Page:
Bridging the gap between research and practice
Most people say that the most important challenge is how we improve practice. How can we examine the support we provide to children and young people and identify how it can be improved? There's a great wealth of research evidence about what works. But people still find it hard to access - they still find it hard to understand what it means for their day to day work.
That's why we decided to publish Promoting the Wellbeing of Children in Care – to help bridge the gap between research and practice. We've brought together leading academics and practitioners from across the UK to set out recommendations for changes to practice and policy based on the latest research.
We need to transform the way we think about care
Pulling together contributions for the book made it clear that we need to transform the way in which we think about care. The research presented by the authors clearly demonstrates how our understanding about the care system influences its effectiveness. We need to change this by using the latest research to understand what aspects of practice and policy must change. Achieving significant change requires us to examine the role that care plays in both our family support and child protection systems. We all need to identify how to improve family support, but also understand when care is in the best interests of children and young people.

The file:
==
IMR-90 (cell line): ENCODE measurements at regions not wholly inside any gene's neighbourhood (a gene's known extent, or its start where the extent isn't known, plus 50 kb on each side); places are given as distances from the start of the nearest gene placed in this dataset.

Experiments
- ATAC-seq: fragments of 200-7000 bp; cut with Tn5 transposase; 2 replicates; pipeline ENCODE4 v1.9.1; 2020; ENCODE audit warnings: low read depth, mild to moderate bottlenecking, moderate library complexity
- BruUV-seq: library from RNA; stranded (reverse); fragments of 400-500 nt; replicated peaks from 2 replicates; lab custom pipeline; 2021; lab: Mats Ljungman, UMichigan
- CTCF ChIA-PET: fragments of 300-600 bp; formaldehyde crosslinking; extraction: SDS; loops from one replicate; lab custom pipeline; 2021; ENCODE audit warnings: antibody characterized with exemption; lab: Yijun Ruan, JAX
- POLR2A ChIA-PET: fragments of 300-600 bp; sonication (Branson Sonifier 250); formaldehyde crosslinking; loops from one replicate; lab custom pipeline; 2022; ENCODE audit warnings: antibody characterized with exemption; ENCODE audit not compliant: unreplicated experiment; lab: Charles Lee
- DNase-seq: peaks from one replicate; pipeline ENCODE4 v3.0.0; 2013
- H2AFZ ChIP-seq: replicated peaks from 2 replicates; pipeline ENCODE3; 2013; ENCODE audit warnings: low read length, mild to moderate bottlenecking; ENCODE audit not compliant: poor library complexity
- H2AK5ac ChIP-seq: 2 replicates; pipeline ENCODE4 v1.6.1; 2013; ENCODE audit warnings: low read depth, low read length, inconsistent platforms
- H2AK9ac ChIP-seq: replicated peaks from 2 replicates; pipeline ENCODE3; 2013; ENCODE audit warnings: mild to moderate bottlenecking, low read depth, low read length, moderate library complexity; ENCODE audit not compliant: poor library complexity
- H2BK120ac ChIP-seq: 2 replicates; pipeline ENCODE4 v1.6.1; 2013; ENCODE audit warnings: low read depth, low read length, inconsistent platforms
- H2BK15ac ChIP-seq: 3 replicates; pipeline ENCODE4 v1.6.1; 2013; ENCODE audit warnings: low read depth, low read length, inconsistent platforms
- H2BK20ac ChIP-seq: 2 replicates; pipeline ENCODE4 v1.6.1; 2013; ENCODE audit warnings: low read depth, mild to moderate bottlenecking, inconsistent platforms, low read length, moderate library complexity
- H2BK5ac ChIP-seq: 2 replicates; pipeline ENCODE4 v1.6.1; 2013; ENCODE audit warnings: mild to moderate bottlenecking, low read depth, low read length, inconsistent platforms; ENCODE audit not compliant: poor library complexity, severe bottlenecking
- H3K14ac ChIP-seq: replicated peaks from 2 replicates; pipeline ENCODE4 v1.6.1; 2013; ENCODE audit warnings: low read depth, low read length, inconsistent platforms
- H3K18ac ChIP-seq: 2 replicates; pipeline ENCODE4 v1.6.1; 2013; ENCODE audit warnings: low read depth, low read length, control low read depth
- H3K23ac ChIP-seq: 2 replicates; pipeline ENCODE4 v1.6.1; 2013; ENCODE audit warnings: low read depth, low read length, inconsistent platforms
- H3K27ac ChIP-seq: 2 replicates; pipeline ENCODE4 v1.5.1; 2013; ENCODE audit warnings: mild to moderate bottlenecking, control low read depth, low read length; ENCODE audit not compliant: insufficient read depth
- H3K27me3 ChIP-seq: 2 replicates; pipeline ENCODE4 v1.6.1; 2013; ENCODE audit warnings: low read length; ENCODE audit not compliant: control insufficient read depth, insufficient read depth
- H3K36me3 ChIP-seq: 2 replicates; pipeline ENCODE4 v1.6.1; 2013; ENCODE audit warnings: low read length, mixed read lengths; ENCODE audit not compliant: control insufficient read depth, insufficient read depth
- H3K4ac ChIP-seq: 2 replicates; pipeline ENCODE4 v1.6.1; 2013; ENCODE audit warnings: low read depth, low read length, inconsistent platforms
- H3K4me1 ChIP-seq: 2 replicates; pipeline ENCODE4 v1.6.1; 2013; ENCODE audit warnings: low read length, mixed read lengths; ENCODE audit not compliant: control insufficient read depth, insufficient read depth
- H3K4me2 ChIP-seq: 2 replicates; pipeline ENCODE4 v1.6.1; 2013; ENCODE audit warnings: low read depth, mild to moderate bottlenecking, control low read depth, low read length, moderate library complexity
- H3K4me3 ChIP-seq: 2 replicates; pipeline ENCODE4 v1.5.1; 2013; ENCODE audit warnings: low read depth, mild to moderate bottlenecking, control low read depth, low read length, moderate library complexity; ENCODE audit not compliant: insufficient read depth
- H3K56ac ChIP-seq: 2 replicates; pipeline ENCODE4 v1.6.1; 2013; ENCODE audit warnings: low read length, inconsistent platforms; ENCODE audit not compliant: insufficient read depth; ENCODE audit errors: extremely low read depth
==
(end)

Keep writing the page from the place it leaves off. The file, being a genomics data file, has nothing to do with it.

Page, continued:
Editing the book identified a number of cross-cutting themes which are critical to this improvement. Our care system needs a greater focus on mental health and emotional wellbeing, providing support based on individual needs; our work at the NSPCC shows that too often the need to improve mental health is forgotten.
The research shows that it's vital that children and young people are supported to develop strong, stable relationships. They are critical to safeguarding and promoting their wellbeing. Again, this is often overlooked and systems and services unnecessarily disrupt and break up this stability. The messages from research show us a way in which we can achieve this. We need to view care as part of an integrated family support and child protection system, developing the workforce and addressing variation between, and within, authorities. This whole-system thinking should shape the way in which we seek to improve the lives of children in care.
Let's prioritise children in care
Taking a child into care will always be one of the hardest decisions that we have to take. We must make sure that our decision-making, practice, and the services we provide to children, young people and their families is of the highest quality possible. Tackling this challenge requires us to bridge the gap between research and practice and learn from what works.
Promoting the Wellbeing of Children in Care brings together messages from the latest research about children in care in one place and sets out a range of practical ways to improve the effectiveness of our care system. Whether it's central to the general election or not, it's the responsibility of all of us to make sure that we give this the priority it deserves.